At the Seattle Writer.ly PubCamp, there was one topic in my presentation on “Getting Started With Author Blogging” that I wasn’t able to cover: installing WordPress plugins. It’s a shame because WordPress plugins are one of the reasons WordPress still blows away the blogging platform competition. They’re what make WordPress so easy customize. While other blogging platforms let you change the design of your site, WordPress goes beyond this to add whole new features and tools, that click into place like Legos. It’s enough to bring a tear to this old book publicist’s eye!
That’s why this week I want to give back to the Writer.ly community and go over WordPress Plugins. Before I get to the details on how to install them, I want to give you some examples of what you can do with them in the first place. Thus I’m going to introduce you to some essential plugins every writer should have on their site. Tomorrow I’ll go over the details on how to install WordPress plugins. Finally I’ll entice you further with plugins that are useful for making your site more popular.
To begin: here are some plugins that every WordPress blogger should have. All of these are free, though you may have to get a free account to customize some of them.
Seven Essential WordPress Plugins
If you only have one plugin up and running on your blog, it should be Akismet. When I first started blogging I racked up hundreds of thousands of spam comments and spent hours mass deleting comments with keywords like Viagra and “hot Asians”. Not only do these comments look bad, they’re also suck up a lot of time that could be better spent blogging. I ultimately had to delete all my comments, even the legit ones, and start over. Then I installed Akismet. Now I very rarely get comment spam.
To make use of Akismet, you have to sign up for an account and copy the API key they give you into the box that says Akismet API key. Do it! It will be the best five minutes you spend for your blog.
WordPress has something called the “Featured Image” which is basically a thumbnail version of one of the images in your post. Choosing the Featured Image is just one of a hundred things that makes posting a blog more and more time consuming. With this plugin, the first image in the blog is automatically chosen as the Featured Image, unless you’ve chosen one manually. A big time saver.
Some of the savvier among you have Google Analytics installed manually on your blog. It just takes pasting a little bit of code into the header of your theme. Installing a plugin is a little easier, but the real reason I use it is because it puts data about how many people are visiting your site right there on the WordPress Dashboard. If you’re as busy as I am, you want to spend your time writing posts, not logging into Analytics to view your traffic. With this plugin when you are ready to write a new post or admin your site, you’ll always get a chart visualizing how many people are visiting your site.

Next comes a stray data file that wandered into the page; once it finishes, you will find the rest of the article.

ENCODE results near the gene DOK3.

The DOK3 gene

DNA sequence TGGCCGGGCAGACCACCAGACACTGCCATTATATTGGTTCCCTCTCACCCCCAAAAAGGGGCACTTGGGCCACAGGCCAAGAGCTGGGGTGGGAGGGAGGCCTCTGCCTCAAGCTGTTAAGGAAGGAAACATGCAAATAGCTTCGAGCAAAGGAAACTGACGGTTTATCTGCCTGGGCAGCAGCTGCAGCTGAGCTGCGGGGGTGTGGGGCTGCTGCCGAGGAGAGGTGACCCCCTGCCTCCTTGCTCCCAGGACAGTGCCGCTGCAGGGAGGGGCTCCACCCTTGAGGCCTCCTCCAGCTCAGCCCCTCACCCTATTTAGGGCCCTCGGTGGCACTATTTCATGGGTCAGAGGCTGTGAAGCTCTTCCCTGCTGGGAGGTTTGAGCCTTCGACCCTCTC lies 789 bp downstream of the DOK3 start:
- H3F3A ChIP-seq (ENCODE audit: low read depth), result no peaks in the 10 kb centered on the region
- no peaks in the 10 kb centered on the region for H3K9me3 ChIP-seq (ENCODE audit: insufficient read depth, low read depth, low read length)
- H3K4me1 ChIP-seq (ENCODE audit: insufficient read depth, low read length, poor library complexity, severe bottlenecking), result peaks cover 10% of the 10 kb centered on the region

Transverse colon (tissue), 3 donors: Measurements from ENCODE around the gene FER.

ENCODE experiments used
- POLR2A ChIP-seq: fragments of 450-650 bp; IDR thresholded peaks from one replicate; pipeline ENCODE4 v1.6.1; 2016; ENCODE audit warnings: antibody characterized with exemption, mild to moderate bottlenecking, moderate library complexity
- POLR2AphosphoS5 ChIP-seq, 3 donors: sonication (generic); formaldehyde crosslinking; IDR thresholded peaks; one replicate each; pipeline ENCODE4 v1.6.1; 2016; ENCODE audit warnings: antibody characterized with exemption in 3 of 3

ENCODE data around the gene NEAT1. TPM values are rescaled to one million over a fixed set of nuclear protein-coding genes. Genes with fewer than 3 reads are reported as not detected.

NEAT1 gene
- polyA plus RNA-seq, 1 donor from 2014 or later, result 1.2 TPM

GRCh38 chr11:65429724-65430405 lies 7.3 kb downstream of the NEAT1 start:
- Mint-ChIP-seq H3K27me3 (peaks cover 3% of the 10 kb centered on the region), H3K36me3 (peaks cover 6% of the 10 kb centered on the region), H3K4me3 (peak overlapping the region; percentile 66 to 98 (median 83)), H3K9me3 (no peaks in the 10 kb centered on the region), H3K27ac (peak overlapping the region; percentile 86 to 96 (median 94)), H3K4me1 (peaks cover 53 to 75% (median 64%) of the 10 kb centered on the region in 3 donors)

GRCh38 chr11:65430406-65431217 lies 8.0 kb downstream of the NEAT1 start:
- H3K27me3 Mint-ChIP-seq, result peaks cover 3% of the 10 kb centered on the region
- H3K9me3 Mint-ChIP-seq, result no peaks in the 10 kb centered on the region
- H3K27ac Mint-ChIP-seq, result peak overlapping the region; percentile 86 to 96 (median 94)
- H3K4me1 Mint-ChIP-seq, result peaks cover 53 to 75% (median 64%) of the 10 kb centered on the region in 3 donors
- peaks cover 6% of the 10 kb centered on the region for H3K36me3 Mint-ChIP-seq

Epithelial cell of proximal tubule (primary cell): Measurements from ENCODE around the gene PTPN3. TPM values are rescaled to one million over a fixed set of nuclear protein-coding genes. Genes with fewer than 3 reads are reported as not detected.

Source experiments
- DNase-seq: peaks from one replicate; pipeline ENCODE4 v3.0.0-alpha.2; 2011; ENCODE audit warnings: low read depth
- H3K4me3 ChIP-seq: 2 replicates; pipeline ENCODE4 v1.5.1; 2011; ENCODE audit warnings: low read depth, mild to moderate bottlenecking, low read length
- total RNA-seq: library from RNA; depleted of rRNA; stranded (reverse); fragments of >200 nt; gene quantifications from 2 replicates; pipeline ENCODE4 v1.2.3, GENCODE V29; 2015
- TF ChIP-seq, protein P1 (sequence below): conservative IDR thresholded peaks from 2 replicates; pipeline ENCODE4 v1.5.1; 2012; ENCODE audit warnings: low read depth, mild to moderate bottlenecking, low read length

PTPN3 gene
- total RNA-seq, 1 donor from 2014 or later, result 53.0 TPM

You always feel like nothing can go wrong with your blog…until it does. There’s no reason you shouldn’t have a plugin on your blog to automatically back up all your content. WordPress Database Backup will monthly email you with a back up of your blog, so you can rest easy. Here’s a plugin you truly need—but hopefully will never need to use!
Relevanssi simply makes your search box function better. It brings Boolean search abilities to your site, like searching for phrases in quotes and combining search terms with AND or OR. It allows readers to search specifically within comments, tags or categories. It will sort the results by relevance rather than by date, and even show partial matches if the searched keywords aren’t found.
There’s two kinds of sitemaps: those for people, and those for robots. XML sitemaps are for the latter. They tell search engines how your site is set up and how often you post. This helps them deliver better search results. The plugin also pings Google to let them know every time you write a new post. Make search engines happy and they’re more likely to show your latest post to web surfers.
An SEO Plugin
Speaking of making search engines happy, you should have a basic SEO plugin on your site. What is SEO, besides one of the biggest buzz words in marketing? It’s search engine optimization, AKA the battle to make it to page one of a google search. WordPress is better than most at SEO, but a good plugin can give it a boost. This is the most advanced plugin I’m recommending, and truth be told some may need a little help in setting it up and using it.
Probably the most popular SEO plugin is WordPress SEO by Yoast, but it’s also one that can do you wrong if set up improperly. For those new to search engine optimization, I recommend All-In-One SEO, which was designed for beginners who don’t want to touch the defaults. Still, you should read over the documentation for any SEO plugin, or hire someone like me to customize it for you.